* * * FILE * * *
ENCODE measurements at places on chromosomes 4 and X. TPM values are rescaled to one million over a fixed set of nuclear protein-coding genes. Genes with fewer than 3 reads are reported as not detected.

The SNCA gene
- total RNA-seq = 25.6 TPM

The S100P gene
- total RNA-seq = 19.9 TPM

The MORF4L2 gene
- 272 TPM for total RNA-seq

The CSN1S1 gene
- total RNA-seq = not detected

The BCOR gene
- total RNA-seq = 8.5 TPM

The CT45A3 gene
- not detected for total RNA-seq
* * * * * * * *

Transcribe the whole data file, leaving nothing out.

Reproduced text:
ENCODE measurements at places on chromosomes 4 and X. TPM values are rescaled to one million over a fixed set of nuclear protein-coding genes. Genes with fewer than 3 reads are reported as not detected.

The SNCA gene
- total RNA-seq = 25.6 TPM

The S100P gene
- total RNA-seq = 19.9 TPM

The MORF4L2 gene
- 272 TPM for total RNA-seq

The CSN1S1 gene
- total RNA-seq = not detected

The BCOR gene
- total RNA-seq = 8.5 TPM

The CT45A3 gene
- not detected for total RNA-seq